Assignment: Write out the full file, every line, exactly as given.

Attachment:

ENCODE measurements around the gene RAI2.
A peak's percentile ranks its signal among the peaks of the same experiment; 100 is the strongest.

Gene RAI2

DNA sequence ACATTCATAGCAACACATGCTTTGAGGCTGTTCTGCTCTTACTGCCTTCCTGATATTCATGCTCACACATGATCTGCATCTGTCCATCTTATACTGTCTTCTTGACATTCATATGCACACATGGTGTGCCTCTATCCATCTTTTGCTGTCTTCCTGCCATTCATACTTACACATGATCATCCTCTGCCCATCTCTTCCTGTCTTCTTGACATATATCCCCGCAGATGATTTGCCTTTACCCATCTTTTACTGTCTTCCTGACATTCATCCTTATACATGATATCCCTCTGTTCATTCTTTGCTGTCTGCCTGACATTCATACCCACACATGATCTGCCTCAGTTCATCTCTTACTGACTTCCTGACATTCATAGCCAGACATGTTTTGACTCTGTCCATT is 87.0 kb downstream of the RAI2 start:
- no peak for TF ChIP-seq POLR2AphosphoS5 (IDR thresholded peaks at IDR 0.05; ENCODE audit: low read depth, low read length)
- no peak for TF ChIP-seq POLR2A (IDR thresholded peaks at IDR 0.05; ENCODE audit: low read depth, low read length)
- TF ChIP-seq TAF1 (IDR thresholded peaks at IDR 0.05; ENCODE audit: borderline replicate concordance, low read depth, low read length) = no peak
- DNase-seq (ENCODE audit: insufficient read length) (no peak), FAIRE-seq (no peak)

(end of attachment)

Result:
ENCODE measurements around the gene RAI2.
A peak's percentile ranks its signal among the peaks of the same experiment; 100 is the strongest.

Gene RAI2

DNA sequence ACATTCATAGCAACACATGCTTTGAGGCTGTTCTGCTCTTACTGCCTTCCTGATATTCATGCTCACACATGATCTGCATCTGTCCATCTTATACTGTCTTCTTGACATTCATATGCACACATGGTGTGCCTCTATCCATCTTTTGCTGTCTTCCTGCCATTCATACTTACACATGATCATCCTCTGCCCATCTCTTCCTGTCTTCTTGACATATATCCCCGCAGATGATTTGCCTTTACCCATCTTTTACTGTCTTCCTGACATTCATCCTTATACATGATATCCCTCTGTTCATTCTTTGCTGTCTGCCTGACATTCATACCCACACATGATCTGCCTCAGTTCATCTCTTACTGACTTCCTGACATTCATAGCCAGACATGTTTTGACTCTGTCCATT is 87.0 kb downstream of the RAI2 start:
- no peak for TF ChIP-seq POLR2AphosphoS5 (IDR thresholded peaks at IDR 0.05; ENCODE audit: low read depth, low read length)
- no peak for TF ChIP-seq POLR2A (IDR thresholded peaks at IDR 0.05; ENCODE audit: low read depth, low read length)
- TF ChIP-seq TAF1 (IDR thresholded peaks at IDR 0.05; ENCODE audit: borderline replicate concordance, low read depth, low read length) = no peak
- DNase-seq (ENCODE audit: insufficient read length) (no peak), FAIRE-seq (no peak)